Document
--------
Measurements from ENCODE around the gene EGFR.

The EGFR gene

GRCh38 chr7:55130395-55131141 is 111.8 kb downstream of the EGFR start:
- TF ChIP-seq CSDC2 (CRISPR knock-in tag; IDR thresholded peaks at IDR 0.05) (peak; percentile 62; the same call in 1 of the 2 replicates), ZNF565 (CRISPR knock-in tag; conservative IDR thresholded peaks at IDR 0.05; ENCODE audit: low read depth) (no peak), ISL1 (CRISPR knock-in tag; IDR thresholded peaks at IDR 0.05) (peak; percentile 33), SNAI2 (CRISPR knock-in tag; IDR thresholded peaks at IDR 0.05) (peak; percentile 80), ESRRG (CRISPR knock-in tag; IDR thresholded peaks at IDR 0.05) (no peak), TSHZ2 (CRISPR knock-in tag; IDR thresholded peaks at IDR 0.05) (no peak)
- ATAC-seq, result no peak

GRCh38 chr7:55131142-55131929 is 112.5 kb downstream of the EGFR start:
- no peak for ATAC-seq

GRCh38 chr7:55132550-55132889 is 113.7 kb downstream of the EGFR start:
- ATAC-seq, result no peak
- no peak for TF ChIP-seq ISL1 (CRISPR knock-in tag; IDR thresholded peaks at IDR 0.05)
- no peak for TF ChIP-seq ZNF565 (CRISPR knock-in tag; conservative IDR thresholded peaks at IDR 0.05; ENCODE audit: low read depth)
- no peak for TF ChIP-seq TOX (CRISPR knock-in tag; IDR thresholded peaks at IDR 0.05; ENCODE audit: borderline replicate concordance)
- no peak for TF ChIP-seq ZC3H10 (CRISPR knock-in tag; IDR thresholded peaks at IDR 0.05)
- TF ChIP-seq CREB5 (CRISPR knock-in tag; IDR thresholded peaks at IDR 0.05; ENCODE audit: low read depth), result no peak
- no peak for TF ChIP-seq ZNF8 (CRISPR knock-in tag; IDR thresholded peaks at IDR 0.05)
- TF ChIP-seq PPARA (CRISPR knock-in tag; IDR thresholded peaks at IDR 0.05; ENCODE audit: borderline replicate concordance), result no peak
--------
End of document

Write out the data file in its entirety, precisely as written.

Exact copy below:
Measurements from ENCODE around the gene EGFR.

The EGFR gene

GRCh38 chr7:55130395-55131141 is 111.8 kb downstream of the EGFR start:
- TF ChIP-seq CSDC2 (CRISPR knock-in tag; IDR thresholded peaks at IDR 0.05) (peak; percentile 62; the same call in 1 of the 2 replicates), ZNF565 (CRISPR knock-in tag; conservative IDR thresholded peaks at IDR 0.05; ENCODE audit: low read depth) (no peak), ISL1 (CRISPR knock-in tag; IDR thresholded peaks at IDR 0.05) (peak; percentile 33), SNAI2 (CRISPR knock-in tag; IDR thresholded peaks at IDR 0.05) (peak; percentile 80), ESRRG (CRISPR knock-in tag; IDR thresholded peaks at IDR 0.05) (no peak), TSHZ2 (CRISPR knock-in tag; IDR thresholded peaks at IDR 0.05) (no peak)
- ATAC-seq, result no peak

GRCh38 chr7:55131142-55131929 is 112.5 kb downstream of the EGFR start:
- no peak for ATAC-seq

GRCh38 chr7:55132550-55132889 is 113.7 kb downstream of the EGFR start:
- ATAC-seq, result no peak
- no peak for TF ChIP-seq ISL1 (CRISPR knock-in tag; IDR thresholded peaks at IDR 0.05)
- no peak for TF ChIP-seq ZNF565 (CRISPR knock-in tag; conservative IDR thresholded peaks at IDR 0.05; ENCODE audit: low read depth)
- no peak for TF ChIP-seq TOX (CRISPR knock-in tag; IDR thresholded peaks at IDR 0.05; ENCODE audit: borderline replicate concordance)
- no peak for TF ChIP-seq ZC3H10 (CRISPR knock-in tag; IDR thresholded peaks at IDR 0.05)
- TF ChIP-seq CREB5 (CRISPR knock-in tag; IDR thresholded peaks at IDR 0.05; ENCODE audit: low read depth), result no peak
- no peak for TF ChIP-seq ZNF8 (CRISPR knock-in tag; IDR thresholded peaks at IDR 0.05)
- TF ChIP-seq PPARA (CRISPR knock-in tag; IDR thresholded peaks at IDR 0.05; ENCODE audit: borderline replicate concordance), result no peak